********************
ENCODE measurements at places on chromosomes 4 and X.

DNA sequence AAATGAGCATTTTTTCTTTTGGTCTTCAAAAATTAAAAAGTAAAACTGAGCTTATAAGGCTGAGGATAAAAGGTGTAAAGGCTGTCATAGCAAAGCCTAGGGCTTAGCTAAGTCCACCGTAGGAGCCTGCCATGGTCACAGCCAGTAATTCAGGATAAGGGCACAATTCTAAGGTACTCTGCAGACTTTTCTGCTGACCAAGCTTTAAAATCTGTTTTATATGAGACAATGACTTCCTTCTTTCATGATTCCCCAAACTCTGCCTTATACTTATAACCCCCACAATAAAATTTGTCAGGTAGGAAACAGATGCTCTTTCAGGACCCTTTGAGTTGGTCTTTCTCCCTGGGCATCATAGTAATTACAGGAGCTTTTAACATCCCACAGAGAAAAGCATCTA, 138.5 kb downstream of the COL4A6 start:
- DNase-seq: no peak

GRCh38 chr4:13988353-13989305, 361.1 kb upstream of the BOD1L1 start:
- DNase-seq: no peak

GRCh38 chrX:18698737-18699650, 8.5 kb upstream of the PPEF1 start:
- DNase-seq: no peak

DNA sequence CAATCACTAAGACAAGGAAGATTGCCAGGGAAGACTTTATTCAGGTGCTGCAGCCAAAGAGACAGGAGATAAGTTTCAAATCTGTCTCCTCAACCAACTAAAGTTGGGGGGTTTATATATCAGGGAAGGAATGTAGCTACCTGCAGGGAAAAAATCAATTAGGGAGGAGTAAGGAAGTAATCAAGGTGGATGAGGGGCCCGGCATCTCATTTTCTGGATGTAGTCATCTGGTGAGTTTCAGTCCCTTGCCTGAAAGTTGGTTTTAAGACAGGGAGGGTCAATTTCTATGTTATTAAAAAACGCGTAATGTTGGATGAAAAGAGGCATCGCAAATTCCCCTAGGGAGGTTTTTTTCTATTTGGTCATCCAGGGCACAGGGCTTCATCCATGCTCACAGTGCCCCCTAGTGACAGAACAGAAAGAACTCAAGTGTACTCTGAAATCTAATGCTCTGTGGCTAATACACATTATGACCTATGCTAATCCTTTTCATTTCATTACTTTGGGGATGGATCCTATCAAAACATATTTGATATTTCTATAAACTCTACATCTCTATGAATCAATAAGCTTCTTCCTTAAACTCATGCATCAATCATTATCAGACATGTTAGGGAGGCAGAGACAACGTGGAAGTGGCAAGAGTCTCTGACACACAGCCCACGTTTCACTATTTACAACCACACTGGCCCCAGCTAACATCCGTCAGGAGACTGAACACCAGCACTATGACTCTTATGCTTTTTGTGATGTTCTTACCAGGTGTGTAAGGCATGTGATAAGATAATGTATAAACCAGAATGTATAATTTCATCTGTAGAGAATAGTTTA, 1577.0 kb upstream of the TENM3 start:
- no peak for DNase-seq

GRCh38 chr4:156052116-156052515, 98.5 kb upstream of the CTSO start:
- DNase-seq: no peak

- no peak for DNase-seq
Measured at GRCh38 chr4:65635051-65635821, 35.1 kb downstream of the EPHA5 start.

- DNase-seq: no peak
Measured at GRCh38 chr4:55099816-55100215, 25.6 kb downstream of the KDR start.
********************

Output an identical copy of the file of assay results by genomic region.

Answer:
ENCODE measurements at places on chromosomes 4 and X.

DNA sequence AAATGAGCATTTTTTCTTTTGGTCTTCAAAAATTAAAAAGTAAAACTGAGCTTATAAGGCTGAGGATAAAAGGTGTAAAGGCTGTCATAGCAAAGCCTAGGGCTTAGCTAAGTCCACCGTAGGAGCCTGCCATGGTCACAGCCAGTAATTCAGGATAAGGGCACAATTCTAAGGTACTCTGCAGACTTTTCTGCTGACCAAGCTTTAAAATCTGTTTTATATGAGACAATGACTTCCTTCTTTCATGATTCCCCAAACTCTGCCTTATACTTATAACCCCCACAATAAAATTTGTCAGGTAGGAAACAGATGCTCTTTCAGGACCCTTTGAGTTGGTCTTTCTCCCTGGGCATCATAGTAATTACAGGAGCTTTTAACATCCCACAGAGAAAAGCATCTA, 138.5 kb downstream of the COL4A6 start:
- DNase-seq: no peak

GRCh38 chr4:13988353-13989305, 361.1 kb upstream of the BOD1L1 start:
- DNase-seq: no peak

GRCh38 chrX:18698737-18699650, 8.5 kb upstream of the PPEF1 start:
- DNase-seq: no peak

DNA sequence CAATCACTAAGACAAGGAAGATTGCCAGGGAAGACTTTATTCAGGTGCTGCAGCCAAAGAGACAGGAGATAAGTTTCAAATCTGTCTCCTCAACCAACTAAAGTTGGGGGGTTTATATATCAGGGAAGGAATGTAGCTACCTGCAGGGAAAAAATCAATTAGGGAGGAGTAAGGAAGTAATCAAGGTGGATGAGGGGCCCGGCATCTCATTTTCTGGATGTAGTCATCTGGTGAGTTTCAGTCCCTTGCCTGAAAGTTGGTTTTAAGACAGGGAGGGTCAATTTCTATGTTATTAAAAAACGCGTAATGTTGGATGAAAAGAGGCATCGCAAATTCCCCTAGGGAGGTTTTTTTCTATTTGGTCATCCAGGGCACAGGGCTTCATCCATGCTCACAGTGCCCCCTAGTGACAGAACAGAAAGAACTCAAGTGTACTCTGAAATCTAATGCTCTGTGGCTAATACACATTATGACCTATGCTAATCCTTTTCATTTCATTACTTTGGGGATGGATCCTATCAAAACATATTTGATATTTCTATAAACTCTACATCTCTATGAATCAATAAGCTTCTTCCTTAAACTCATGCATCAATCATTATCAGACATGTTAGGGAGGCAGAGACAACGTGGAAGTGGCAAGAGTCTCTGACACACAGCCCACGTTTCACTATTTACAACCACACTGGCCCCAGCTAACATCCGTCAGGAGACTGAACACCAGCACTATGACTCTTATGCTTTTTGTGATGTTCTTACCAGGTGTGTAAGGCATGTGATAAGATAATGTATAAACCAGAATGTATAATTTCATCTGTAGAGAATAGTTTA, 1577.0 kb upstream of the TENM3 start:
- no peak for DNase-seq

GRCh38 chr4:156052116-156052515, 98.5 kb upstream of the CTSO start:
- DNase-seq: no peak

- no peak for DNase-seq
Measured at GRCh38 chr4:65635051-65635821, 35.1 kb downstream of the EPHA5 start.

- DNase-seq: no peak
Measured at GRCh38 chr4:55099816-55100215, 25.6 kb downstream of the KDR start.